The box-office washout of “The Identical” made it four straight misfires for faith-based movies after an unprecedented run of success for religious films earlier this year.
The low-budget independent film “The Identical” took in just $1.5 million from 1,956 theaters — a feeble $815 per-screen average — and failed to crack the top ten on the slowest box office weekend of the year. Blake Rayne, Seth Green, Ashley Judd and Ray Liotta star in the musical drama, which was produced for $12 million by Nashville-based City of Peace Films.
That comes on the heels of underwhelming box-office performances by “When the Game Stands Tall,” “Persecuted” and “Mom’s Night Out,” all of which featured faith as a key element.
To be clear, all of those films had production budgets of under $20 million and only “When The Game Stands Tall” received a wide release, so no one was expecting box-office miracles. But what makes the run of misfires surprising is that earlier this year saw an unprecedented run of success for religious-themed movies; “Son of God,” “Noah,” “Heaven is For Real” and the indie film “God’s Not Dead” all scored at the box office, the latter two spectacularly. Grassroots and social media campaigns aimed directly at the Christian community had a lot to do with their success.
“We knew this was a risky date,” said Mark Borde, distribution chief at Freestyle Releasing, which distributed “The Identical.” “But we thought we were marketing to an under-served market with a movie that spoke to them and had a very strong message, which is why it’s so disappointing.”
One factor that may have made the difference is that none of the recent misses weren’t as overtly religious as the films that connected, a theory put forward by Box Office Mojo’s Ray Subers, right down to their titles.
The films that scored all had the word “God” or another clearly religious reference in their title, while the more recent films had titles that didn’t scream “faith-based.” That may have made sense artistically, as faith was a key element rather the focus in the latter films, but it may hurt at the box office. “When the Game Stands Tall,” for example, had far more to do with football than faith.
“When you make a movie for a special interest group, be it a gay audience, political or environmental, you have to have the banner up to make clear what it’s about,” said Phil Cooke, a producer and best-selling author with a PhD in theology, who works with religious groups and media organizations (including Paramount for “Noah”).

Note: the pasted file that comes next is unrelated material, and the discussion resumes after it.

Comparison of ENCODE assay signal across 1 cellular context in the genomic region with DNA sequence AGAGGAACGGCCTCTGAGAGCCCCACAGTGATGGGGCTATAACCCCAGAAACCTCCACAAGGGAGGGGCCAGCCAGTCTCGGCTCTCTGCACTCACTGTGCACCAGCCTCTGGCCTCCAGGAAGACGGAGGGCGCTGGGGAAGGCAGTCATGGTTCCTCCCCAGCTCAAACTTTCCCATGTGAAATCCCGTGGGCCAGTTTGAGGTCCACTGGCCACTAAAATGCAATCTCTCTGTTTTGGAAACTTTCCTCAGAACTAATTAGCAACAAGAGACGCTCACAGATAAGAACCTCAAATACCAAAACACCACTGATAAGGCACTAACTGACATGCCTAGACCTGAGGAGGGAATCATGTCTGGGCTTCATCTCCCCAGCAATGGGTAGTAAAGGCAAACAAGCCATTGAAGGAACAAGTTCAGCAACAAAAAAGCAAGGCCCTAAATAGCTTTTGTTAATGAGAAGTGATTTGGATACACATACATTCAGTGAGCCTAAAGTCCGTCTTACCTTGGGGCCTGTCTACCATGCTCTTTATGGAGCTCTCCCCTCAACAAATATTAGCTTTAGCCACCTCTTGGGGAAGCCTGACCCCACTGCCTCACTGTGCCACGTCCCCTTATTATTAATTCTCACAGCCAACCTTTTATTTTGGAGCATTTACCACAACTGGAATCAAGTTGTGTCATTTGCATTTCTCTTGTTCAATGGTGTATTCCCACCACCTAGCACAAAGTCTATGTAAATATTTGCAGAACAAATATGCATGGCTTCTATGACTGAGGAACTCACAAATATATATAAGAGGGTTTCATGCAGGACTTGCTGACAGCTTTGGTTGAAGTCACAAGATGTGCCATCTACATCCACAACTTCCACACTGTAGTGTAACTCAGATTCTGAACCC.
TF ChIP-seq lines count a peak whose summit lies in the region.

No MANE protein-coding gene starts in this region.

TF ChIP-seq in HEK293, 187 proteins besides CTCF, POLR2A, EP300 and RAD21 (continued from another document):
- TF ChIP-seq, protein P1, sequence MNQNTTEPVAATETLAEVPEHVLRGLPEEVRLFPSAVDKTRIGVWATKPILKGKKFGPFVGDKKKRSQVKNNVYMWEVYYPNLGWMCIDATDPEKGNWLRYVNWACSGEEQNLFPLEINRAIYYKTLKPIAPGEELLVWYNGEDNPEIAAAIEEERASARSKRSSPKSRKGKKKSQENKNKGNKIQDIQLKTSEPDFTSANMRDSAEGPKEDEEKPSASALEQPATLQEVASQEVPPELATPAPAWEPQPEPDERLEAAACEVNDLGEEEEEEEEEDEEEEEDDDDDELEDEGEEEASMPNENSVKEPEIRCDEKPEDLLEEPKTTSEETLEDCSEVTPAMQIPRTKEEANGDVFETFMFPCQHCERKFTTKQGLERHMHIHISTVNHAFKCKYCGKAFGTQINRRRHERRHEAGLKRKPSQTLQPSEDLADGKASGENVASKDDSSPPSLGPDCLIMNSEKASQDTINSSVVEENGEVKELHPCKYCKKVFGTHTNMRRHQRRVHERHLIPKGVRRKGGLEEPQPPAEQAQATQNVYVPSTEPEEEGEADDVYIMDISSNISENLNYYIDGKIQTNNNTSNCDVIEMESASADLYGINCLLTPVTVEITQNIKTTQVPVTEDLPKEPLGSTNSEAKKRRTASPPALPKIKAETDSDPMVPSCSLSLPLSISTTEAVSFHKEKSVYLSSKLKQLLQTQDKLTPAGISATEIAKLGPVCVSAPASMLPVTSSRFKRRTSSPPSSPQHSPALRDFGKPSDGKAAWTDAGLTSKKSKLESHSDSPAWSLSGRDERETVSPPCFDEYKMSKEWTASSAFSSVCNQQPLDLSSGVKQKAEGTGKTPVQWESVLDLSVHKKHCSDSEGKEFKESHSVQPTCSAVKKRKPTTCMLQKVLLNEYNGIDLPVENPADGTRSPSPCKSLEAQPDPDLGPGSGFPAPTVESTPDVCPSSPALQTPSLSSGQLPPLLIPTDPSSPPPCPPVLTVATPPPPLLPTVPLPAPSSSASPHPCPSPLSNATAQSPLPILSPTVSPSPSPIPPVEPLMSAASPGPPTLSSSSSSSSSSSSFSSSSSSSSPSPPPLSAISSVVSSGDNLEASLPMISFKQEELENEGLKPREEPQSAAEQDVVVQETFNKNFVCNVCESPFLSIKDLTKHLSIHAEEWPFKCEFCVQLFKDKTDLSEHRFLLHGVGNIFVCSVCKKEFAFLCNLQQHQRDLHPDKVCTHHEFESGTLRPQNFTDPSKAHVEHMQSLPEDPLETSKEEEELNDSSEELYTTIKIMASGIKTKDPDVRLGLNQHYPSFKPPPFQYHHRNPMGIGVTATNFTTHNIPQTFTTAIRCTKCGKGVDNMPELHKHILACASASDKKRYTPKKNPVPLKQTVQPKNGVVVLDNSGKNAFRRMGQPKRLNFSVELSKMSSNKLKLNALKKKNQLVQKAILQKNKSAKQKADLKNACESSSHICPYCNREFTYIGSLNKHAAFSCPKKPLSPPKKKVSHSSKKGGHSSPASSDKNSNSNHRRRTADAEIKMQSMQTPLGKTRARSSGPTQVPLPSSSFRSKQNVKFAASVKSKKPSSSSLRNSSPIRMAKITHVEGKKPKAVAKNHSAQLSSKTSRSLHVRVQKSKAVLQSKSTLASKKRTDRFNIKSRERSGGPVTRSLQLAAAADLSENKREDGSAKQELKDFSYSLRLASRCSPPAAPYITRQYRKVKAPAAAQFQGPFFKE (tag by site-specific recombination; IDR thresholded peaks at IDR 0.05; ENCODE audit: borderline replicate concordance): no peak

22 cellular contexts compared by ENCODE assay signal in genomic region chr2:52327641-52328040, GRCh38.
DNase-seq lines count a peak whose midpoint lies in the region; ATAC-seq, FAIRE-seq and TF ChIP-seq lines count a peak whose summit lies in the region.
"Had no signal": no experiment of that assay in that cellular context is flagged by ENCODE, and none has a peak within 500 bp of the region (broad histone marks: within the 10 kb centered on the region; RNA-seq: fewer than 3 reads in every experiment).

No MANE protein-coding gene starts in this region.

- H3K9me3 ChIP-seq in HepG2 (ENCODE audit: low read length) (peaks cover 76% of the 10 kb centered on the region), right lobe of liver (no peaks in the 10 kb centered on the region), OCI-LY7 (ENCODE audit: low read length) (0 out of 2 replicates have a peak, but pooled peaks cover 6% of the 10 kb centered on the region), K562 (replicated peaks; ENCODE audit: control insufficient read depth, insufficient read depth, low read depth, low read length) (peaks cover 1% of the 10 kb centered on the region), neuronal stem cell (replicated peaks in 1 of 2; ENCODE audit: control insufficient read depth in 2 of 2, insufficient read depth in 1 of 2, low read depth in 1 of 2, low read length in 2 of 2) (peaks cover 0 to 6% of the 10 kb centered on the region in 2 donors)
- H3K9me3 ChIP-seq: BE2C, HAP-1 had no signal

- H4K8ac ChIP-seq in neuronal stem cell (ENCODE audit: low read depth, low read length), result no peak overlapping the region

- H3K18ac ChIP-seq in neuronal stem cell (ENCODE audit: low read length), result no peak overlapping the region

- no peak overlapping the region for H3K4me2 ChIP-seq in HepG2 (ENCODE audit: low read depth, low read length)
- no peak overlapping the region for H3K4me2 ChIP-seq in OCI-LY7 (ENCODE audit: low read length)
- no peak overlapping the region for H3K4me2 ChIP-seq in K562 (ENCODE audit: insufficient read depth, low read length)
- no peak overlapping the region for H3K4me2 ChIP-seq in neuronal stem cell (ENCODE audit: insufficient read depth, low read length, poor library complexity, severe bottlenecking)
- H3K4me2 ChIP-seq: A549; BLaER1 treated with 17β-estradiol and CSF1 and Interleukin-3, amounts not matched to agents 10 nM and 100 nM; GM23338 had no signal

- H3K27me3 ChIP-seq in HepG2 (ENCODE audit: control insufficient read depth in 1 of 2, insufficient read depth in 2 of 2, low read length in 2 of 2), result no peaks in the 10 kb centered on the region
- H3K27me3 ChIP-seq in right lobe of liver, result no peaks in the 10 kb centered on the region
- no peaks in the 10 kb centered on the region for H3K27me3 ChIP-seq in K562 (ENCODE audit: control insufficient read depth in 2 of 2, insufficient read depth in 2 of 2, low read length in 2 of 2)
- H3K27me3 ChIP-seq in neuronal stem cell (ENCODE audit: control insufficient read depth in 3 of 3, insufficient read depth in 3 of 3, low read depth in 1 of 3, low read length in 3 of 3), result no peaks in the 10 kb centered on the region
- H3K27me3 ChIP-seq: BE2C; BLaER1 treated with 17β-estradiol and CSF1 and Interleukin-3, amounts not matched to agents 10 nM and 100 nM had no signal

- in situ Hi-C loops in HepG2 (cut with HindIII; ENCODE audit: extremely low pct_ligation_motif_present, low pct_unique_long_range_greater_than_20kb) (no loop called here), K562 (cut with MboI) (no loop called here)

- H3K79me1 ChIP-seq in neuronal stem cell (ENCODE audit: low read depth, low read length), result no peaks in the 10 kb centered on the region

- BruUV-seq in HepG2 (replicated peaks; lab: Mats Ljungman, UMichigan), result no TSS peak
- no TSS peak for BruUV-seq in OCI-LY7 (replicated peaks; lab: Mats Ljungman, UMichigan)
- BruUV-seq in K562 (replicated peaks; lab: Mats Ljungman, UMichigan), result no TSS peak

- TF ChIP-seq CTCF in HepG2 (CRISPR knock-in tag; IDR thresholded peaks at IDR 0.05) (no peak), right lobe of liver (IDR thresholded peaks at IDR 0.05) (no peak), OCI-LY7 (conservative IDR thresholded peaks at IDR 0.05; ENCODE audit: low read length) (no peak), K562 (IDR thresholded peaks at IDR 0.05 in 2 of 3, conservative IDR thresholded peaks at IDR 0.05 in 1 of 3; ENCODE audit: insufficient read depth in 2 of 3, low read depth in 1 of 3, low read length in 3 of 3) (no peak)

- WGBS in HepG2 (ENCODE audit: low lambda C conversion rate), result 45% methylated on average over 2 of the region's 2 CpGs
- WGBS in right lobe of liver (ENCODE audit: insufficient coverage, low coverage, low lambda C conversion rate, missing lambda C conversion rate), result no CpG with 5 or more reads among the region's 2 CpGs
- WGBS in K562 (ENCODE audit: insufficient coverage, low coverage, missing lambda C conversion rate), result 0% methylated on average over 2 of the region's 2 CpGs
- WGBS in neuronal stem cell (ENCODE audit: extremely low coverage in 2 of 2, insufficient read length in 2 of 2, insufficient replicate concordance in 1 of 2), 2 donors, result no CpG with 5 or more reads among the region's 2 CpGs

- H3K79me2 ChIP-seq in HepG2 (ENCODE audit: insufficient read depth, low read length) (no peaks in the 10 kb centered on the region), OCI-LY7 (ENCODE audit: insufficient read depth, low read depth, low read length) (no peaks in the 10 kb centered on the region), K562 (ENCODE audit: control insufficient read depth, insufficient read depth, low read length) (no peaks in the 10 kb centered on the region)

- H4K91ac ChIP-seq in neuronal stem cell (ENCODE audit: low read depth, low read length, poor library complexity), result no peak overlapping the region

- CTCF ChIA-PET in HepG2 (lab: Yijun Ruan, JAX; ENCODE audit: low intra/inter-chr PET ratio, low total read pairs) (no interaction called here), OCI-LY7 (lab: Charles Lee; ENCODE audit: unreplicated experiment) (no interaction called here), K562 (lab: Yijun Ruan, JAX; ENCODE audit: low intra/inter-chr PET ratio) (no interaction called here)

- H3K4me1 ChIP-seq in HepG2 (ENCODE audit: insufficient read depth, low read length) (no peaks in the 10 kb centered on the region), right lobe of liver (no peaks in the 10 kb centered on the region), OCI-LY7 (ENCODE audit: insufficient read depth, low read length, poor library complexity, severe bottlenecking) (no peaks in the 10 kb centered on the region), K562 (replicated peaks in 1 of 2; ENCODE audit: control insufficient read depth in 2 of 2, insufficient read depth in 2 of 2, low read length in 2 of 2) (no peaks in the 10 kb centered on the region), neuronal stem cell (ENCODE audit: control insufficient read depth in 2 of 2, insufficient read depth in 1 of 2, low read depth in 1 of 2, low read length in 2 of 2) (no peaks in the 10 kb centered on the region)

“I’d love to see more Christian values infused into mainstream movies more often, but the Christian film industry is evolving, and at this point you have to connect with your base first and foremost,” Cooke added.
The success of the earlier films may have hurt the recent films and the biggest sin of the backers of the recent flops may have been being overly ambitious, said BoxOffice.com vice-president and senior analyst Phil Contrino.
“When the market is flooded with a certain type of movie, nobody really wins,” he said. “I don’t think the well is drying up in terms of the market for these movies at all, there just needs to be more consideration given to spacing them out.”
Another factor may have been the films themselves, which had trouble competing in a summer dominated by superheroes and sequels. The four recent movies all had positive scores of 18 or less on review aggregation site Rotten Tomatoes, and just two of 55 reviews for “The Identical” were “fresh.” But poor reviews were hardly the kiss of death for “God’s Not Dead” (a weak 17) or “Heaven is For Real,” which had a 46.
Contrino also thought pursuing wide audiences wasn’t necessarily the best approach for many faith-based films.
“There is clearly enough of a Christian market that these movies don’t need to be mainstream hits with their low budgets,'” Contrino said. “And avoiding wide releases makes sense because it takes the pressure off the opening weekend and allows them to maximize their grassroots campaigns with their core, which holds marketing costs down.” Most of the films have solid home entertainment potential and that helps, particularly given the films modest budgets.
If distributors have been aggressive in terms of rolling out the religious films, it’s understandable given the success of the earlier films.
Mark Burnett’s “Son of God,” a reworking of his hit TV miniseries, has brought in $68 million globally on a budget under $10 million for Fox after opening in February. “God’s Not Dead” was made for $2 million and has grossed more than $62 million for Pure Flix and distributor Freestyle Releasing. The book-based “Heaven is For Real” followed in April, and the Greg Kinnear family drama has grossed more than $100 million for Sony’s TriStar.
The bottom line on Paramount’s “Noah” is murkier, given its $125 million price tag and unknown marketing costs, but Darren Aronofsky‘s Russell Crowe epic has brought in nearly $360 million worldwide since opening in March.
Freestyle’s Borde remains bullish on another film he called “faith-friendly,” the book-based rapture thriller “Left Behind,” which stars Nicolas Cage. BoxOffice.com is projecting a $13 million opening on Oct. 3, not bad given its modest $16 million budget.
And no one interviewed thought that the recent misses were harbingers for Fox’s upcoming epic “Exodus: Gods and Kings,” the Ridley Scott-directed Biblical epic starring Christian Bale, Aaron Paul and Sigourney Weaver.
“With Scott’s following, that cast and Fox running mainstream and church-based campaigns, that one feels like a blockbuster,” Contrino said.